Saturday, June 4, 2016

Book Review: Pit Bull by Bronwen Dickey

Book review: Pit Bull: The Battle Over an American Icon, by Bronwen Dickey

I've read hundreds of blog posts and articles about pit bulls, and written plenty myself. Weirdly, the feeling* that built in me after each chapter was… relief. I never have to write another blog post about pit bulls. Anytime I feel the urge to correct some ignorance, I'll point them to this book, and if they haven't both read it and formulated a response, they don't get to have their opinion on the subject taken seriously.

I add this to my short list of books that should be required reading for animal shelter employees. But unlike the other books on my mental list (*cough cough* Winograd's Redemption), I can recommend Pit Bull with zero reservations about the content.

It would be easy to compare this book to some other ones, such as The Pit Bull Placebo, but unlike all the others, it does not take a stand (except perhaps in the very last sentence) and then work to convince you of anything; it exhibits a type of journalism that seems to be dying out in the mainstream media. It’s not just that Dickey keeps “an open mind”, it’s that the writing lacks any hyperbole or unexamined assertions. “Nanny dogs, you say? Well, let’s just look into that…”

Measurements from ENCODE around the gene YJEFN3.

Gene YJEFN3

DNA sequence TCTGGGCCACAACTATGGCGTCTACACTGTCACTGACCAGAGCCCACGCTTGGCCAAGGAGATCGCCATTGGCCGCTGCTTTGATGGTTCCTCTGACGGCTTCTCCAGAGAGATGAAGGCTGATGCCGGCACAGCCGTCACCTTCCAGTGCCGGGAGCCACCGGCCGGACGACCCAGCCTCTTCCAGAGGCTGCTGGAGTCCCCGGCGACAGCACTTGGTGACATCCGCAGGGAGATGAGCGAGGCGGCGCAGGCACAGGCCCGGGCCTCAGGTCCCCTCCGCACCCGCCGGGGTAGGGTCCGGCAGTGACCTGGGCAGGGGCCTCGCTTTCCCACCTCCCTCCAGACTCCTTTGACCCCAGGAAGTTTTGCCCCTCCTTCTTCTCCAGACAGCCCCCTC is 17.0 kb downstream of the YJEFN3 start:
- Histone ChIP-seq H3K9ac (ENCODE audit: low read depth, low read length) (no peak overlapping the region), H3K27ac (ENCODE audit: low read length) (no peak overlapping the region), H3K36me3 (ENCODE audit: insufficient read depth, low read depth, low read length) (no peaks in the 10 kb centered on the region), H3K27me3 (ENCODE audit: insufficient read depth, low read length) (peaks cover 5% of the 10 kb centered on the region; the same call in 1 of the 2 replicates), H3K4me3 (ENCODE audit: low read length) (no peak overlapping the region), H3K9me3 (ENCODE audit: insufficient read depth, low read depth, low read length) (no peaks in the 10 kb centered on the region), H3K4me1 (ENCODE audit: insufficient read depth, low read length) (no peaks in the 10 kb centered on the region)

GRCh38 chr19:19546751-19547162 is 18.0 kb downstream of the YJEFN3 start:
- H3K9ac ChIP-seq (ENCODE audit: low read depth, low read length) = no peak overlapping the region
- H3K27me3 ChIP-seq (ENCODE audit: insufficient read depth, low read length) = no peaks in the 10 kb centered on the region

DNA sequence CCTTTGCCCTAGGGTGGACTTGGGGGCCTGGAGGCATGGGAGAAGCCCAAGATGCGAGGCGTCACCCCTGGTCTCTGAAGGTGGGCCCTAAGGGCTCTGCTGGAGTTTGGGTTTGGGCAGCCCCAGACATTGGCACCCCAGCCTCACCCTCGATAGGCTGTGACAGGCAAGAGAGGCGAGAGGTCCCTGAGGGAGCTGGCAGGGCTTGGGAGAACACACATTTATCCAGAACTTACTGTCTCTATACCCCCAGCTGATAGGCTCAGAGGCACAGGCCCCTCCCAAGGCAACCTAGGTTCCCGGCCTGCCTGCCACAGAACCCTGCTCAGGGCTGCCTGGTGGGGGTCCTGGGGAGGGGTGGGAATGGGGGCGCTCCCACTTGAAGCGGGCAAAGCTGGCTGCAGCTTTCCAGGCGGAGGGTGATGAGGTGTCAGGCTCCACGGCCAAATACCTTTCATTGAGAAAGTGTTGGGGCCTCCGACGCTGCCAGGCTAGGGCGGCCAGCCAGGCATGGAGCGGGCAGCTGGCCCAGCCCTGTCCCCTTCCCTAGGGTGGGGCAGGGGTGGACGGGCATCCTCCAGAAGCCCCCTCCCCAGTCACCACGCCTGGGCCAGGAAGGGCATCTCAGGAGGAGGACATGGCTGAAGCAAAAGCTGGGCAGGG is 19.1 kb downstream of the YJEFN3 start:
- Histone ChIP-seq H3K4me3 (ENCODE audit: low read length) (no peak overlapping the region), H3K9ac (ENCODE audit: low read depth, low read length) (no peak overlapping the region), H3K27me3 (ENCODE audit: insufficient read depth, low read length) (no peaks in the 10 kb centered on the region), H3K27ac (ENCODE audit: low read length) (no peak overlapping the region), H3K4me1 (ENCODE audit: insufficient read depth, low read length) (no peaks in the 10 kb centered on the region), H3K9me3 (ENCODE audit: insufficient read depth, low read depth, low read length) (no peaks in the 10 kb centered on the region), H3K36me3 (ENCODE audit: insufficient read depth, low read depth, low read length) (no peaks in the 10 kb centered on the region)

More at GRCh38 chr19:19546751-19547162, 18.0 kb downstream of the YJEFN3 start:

Dickey is also the first writer I’ve come across who truly digs deeply into the classism and racism behind the hate of pit bulls. While I’ve admired writers like Shirley Thistlewaite and Bent Toellner, and many other “pit bull advocates” like them for calling it out, Dickey finally lays it bare as never before. It's the core theme of the book. And with so many citations that only those most deeply invested in hating pit bulls could ignore it.

It would be a disservice to call this book “balanced”, because, as she points out, “balanced journalism” is too often used as an excuse for false dichotomies while also an excuse for journalists to give too much weight to fringe voices for the sake of excitement/ratings.

What it is is honest, thoughtful, and well-researched (I’ve seen textbooks with shorter indexes than this biography). It well deserves it’s spot in the NYT bestsellers list.


*Some chapters also had me sobbing like a baby - warning: if you can’t handle discussion about dead or suffering people or animals, don’t read.